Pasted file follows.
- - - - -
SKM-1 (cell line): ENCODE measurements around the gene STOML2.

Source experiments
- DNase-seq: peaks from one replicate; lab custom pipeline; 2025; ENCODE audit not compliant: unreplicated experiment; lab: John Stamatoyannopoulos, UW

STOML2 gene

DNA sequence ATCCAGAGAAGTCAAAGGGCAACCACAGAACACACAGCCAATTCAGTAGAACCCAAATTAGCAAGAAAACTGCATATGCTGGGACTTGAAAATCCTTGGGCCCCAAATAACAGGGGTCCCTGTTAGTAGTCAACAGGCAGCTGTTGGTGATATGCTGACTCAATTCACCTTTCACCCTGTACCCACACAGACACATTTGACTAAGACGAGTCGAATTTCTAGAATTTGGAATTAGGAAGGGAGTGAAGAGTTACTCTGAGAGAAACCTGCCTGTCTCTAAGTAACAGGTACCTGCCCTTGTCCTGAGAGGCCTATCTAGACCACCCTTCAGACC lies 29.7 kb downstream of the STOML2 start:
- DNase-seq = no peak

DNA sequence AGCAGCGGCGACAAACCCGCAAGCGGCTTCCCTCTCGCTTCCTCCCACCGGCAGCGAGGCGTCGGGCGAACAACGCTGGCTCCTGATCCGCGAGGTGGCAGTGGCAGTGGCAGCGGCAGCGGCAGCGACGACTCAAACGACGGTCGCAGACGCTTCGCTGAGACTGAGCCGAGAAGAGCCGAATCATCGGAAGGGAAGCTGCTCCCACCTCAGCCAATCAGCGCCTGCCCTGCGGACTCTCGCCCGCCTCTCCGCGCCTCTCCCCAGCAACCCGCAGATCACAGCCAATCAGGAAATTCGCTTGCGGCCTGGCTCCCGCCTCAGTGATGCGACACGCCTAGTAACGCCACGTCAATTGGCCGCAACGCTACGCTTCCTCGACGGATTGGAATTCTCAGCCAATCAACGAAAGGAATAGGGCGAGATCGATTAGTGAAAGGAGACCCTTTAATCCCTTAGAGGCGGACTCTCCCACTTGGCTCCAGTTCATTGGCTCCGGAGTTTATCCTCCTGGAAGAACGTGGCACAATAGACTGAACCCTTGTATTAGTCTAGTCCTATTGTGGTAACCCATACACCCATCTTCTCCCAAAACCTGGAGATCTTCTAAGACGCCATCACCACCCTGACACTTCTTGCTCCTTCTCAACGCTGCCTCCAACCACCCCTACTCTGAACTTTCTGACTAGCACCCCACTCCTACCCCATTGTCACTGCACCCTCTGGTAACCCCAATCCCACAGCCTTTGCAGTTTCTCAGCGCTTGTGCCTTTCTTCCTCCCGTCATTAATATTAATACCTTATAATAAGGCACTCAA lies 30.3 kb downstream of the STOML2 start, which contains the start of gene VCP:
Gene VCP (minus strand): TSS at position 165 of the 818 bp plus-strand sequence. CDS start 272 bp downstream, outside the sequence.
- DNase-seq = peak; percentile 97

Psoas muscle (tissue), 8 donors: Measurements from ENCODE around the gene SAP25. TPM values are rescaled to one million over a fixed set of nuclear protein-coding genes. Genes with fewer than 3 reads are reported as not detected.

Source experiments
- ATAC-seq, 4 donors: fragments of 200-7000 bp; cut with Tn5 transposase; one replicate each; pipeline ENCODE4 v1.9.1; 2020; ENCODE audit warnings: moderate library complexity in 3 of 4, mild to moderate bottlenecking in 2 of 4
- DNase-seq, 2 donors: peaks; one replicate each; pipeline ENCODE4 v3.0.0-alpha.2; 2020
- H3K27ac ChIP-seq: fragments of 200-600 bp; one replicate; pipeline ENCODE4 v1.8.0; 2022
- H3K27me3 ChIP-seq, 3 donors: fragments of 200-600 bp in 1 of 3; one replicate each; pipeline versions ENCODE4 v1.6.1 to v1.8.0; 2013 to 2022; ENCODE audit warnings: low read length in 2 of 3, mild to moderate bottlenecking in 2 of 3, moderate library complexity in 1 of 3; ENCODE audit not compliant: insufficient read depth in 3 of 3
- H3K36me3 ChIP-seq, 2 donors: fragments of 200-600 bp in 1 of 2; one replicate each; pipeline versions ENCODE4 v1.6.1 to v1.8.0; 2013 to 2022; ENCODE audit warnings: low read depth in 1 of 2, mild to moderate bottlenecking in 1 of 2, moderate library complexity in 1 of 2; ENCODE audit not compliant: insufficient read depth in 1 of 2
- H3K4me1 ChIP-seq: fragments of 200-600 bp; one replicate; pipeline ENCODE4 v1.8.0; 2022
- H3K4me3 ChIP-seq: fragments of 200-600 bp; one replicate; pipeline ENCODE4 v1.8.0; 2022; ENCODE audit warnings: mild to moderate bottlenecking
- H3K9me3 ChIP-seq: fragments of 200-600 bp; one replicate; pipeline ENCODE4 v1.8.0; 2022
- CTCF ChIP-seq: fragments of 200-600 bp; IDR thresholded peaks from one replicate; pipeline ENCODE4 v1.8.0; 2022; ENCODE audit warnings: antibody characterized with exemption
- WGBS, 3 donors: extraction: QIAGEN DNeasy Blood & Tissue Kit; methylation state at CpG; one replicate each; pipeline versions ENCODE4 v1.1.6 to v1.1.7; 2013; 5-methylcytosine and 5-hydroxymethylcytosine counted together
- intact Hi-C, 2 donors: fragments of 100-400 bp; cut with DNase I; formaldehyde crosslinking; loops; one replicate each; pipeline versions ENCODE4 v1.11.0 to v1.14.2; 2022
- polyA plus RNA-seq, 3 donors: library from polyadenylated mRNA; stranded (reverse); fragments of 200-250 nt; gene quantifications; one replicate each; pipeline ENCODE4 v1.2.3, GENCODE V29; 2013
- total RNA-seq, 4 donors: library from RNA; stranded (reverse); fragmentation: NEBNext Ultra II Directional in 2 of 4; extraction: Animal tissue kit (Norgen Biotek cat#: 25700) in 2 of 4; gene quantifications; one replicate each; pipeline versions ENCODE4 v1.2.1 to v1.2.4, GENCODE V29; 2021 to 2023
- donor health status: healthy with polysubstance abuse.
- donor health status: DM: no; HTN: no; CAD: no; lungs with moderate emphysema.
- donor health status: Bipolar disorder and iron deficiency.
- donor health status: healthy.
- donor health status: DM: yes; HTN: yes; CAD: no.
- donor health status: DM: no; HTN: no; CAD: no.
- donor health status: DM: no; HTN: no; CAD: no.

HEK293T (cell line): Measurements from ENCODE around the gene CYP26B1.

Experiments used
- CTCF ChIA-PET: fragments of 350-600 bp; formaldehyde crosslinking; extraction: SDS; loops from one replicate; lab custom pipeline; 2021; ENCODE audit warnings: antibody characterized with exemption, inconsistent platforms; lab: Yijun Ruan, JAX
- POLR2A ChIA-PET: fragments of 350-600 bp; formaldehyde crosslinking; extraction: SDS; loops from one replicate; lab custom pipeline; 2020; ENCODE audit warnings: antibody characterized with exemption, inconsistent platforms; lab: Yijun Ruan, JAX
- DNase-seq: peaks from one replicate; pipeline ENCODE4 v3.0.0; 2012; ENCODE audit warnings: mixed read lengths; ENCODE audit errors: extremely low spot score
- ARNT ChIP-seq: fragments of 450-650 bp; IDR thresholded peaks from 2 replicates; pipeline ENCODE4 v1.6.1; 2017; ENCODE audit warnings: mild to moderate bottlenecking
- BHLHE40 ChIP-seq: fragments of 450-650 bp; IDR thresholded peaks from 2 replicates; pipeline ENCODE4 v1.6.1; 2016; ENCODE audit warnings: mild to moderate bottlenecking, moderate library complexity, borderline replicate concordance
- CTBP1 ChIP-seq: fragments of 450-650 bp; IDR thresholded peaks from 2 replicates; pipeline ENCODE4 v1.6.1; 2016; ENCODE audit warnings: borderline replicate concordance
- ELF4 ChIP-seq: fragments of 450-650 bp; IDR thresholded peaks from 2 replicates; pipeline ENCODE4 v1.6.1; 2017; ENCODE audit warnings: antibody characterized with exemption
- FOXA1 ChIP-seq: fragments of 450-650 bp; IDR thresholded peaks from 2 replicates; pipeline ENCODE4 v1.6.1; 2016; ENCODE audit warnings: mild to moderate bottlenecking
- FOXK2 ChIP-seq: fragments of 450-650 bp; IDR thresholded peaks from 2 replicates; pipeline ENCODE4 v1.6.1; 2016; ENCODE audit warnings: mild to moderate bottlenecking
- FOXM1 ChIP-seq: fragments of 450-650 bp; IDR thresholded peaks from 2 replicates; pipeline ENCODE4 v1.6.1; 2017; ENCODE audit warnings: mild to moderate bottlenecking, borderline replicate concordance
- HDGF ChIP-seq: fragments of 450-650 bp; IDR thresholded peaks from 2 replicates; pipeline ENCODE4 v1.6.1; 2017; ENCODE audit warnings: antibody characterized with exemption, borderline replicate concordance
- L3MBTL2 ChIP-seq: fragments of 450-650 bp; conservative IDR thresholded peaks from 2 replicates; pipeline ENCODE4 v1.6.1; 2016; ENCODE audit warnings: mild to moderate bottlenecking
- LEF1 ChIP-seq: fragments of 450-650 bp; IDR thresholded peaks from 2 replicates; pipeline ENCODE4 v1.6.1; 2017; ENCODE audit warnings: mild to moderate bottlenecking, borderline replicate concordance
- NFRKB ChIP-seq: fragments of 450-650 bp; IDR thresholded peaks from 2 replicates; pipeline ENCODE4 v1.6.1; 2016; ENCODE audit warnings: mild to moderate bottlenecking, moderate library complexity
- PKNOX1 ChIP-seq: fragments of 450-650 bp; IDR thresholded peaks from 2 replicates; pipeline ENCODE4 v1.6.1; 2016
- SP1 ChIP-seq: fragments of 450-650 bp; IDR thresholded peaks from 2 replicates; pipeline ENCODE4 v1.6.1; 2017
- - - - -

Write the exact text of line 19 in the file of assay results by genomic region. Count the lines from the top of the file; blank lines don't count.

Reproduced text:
- H3K9me3 ChIP-seq: fragments of 200-600 bp; one replicate; pipeline ENCODE4 v1.8.0; 2022